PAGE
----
October 01, 2018 | Posted in:

All About the Student Loan Interest Deduction

Although recent tax legislation has eliminated or scaled back many prized deductions for 2018 through 2025, it didn’t touch the deduction for student loan interest. So the usual questions remain: Who can claim the deduction and for how much?

Student loan interest deduction basics

For starters, the deduction for student loan interest is claimed “above the line,” so it’s available to both itemizers and taxpayers who take a standard deduction. The annual deduction is limited to no more than $2,500 of the interest paid for qualified expenses like tuition and fees, room and board, books, supplies and equipment, and other necessary expenses (e.g., transportation).

The loan can be for your own education, as well as for your spouse or a dependent. Whoever pays the loan is eligible to deduct the interest, subject to the following rules.

Most importantly, the IRS says that student loan interest may be deductible only if all of the following apply:

  • You paid interest on a qualified student loan in the tax year of the tax return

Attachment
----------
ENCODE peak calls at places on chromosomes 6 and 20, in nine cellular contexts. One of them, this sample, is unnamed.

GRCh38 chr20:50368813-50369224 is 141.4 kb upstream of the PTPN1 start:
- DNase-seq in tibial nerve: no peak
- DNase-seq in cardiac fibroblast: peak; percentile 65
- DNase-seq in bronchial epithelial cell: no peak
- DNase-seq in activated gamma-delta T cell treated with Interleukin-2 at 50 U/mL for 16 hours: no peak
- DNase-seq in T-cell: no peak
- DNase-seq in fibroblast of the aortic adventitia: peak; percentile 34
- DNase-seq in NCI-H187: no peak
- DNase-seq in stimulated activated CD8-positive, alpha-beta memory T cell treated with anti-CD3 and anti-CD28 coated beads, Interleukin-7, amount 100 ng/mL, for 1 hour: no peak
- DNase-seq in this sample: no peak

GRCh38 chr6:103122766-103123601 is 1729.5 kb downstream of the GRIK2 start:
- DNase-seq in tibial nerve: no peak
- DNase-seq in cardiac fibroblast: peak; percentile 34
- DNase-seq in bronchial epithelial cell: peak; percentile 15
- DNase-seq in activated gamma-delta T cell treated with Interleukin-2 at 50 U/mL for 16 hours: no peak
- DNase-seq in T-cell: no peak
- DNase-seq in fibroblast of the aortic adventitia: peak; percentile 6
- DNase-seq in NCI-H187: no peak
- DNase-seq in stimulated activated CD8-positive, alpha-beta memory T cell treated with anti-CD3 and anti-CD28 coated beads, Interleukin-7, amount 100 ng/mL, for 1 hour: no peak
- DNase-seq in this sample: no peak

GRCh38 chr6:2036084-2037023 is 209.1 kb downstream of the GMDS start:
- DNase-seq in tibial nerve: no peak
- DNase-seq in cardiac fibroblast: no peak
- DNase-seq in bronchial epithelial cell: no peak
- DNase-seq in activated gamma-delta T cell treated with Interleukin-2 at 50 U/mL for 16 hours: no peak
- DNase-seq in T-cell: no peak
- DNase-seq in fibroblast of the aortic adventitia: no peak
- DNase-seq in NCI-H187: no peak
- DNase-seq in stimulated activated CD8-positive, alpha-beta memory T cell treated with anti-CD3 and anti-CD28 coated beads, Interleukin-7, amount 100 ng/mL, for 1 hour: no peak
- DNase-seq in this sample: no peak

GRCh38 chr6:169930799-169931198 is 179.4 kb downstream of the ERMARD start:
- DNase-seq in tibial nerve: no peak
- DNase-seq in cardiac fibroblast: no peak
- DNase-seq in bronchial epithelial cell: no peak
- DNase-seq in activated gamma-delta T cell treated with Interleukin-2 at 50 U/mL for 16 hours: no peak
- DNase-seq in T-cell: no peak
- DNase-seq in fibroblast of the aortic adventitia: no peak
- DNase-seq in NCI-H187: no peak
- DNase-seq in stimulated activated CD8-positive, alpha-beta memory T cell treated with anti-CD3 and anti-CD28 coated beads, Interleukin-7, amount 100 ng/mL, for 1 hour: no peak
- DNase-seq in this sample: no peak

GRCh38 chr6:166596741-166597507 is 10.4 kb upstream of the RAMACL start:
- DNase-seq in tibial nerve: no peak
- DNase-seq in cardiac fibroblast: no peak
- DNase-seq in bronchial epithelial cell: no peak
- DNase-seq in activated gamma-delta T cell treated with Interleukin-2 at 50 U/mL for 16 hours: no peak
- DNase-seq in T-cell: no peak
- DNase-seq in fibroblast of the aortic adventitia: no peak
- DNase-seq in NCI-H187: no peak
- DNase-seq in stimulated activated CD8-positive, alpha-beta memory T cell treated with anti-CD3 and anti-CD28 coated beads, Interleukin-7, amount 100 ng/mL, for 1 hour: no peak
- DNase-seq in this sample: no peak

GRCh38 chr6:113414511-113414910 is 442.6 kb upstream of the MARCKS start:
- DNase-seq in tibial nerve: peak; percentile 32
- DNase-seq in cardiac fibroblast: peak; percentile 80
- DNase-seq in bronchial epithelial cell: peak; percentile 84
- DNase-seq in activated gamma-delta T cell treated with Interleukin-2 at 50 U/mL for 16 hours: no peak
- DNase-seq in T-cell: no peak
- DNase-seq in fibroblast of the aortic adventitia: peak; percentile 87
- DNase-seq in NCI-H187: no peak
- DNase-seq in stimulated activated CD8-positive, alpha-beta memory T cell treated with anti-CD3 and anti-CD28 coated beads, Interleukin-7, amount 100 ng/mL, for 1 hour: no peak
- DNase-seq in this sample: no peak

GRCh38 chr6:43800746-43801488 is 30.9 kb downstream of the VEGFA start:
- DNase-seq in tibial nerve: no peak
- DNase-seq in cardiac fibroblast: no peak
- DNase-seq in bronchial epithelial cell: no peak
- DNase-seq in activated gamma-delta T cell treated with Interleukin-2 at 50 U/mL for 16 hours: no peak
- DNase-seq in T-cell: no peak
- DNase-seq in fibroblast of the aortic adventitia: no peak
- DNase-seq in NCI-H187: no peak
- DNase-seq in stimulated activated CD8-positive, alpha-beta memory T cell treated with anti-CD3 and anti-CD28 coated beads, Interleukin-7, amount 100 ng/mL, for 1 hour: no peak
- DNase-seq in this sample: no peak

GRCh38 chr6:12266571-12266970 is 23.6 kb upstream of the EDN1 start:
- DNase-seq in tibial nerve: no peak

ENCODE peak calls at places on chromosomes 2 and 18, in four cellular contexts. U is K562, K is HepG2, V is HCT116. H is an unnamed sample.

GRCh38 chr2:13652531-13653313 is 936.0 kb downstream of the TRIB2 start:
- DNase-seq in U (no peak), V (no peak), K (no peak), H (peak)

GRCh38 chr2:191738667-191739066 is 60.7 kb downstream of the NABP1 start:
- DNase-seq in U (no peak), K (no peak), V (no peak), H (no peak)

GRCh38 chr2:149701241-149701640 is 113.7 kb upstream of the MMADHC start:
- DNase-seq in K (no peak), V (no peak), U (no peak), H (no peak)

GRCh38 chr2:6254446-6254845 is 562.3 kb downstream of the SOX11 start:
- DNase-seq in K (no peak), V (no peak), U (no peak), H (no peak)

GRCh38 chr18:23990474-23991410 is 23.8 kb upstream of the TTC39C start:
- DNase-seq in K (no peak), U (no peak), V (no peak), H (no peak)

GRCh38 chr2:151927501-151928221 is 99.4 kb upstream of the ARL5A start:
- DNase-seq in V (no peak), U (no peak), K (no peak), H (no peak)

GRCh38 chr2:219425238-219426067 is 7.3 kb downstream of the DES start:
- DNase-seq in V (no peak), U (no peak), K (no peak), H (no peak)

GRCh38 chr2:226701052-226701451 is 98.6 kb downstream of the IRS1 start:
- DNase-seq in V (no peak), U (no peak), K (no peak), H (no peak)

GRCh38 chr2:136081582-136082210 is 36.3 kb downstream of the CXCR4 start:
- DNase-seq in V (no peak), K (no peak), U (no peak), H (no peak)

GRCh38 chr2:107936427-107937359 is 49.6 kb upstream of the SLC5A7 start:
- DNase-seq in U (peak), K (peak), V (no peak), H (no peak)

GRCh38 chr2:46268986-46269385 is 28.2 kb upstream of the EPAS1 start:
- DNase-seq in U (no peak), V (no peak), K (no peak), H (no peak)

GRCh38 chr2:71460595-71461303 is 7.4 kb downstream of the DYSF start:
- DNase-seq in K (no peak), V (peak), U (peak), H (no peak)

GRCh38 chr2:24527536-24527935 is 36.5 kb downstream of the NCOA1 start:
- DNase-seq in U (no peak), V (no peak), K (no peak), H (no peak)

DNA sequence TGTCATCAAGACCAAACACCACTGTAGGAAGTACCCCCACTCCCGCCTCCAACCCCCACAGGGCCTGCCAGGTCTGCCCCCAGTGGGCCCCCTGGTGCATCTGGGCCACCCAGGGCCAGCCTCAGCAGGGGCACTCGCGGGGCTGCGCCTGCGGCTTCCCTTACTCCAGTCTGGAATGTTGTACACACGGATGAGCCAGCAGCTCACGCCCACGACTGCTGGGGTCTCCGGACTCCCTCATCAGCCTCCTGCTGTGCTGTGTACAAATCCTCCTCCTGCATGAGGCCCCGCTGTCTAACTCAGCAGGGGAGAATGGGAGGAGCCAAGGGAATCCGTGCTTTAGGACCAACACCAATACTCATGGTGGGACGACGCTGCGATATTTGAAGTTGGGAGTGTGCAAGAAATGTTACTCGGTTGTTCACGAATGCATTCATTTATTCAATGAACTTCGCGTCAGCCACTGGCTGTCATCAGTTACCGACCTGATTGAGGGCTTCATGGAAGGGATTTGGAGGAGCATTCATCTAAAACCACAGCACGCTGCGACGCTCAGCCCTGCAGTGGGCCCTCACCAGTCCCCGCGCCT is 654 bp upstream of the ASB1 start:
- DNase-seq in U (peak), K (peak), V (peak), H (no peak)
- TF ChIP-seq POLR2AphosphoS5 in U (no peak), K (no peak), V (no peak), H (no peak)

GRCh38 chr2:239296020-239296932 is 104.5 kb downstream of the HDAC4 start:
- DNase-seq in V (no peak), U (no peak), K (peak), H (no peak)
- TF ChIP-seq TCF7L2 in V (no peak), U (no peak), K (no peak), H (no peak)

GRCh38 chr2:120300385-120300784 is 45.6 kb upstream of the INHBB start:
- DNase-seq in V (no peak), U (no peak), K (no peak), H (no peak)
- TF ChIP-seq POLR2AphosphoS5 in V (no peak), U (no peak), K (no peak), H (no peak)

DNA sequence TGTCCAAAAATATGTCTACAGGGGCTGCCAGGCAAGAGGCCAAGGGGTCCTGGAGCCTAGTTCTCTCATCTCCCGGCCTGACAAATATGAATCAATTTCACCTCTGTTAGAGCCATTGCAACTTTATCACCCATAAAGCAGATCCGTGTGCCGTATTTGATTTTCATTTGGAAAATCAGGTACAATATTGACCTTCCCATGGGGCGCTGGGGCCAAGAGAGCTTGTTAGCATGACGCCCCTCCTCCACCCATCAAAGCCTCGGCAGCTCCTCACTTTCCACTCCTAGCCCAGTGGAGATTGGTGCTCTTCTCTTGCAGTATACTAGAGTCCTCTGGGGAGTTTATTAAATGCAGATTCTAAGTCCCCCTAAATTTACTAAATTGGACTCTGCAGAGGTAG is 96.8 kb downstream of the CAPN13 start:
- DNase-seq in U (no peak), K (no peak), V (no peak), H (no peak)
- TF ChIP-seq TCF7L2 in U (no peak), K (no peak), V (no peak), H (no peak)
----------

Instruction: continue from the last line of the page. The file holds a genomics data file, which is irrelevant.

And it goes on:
• You’re legally obligated to pay interest on a qualified student loa

    “It is important to note that the legal borrower is the one who can get the deduction.  If a parent borrows money in a private loan, but the student makes the loan payments, the student is not entitled to the deduction.”Julie Strohlein, CPA

  • Your filing status is not married filing separately
  • Your modified adjusted gross income (MAGI) is less than the specified annual amount
  • You or your spouse (if filing jointly) could not be claimed as dependents on someone else’s tax return. (Under recent legislation, dependency exemptions are eliminated for 2018-2025.)

    “If a student is the borrower, and the student is a dependent of the parents, neither the student nor the parents can take the deduction no matter who makes the loan payments.” — Julie Strohlein, CPA

MAGI limit for deductions

The MAGI limit is indexed for inflation, although increases the last few years have been small or nonexistent. For 2018, the deduction is phased out for a MAGI between $65,000 and $80,000 for single filers or $135,000 and $165,000 of MAGI for joint filers. Once you exceed the upper threshold of this range, you can’t claim any deduction.

Due to the MAGI limits, students may have a better chance than their parents of salvaging some tax benefit for paying off student loan payments.

Call today with questions about the student loan interest deduction, or other tax deductions for your situation.


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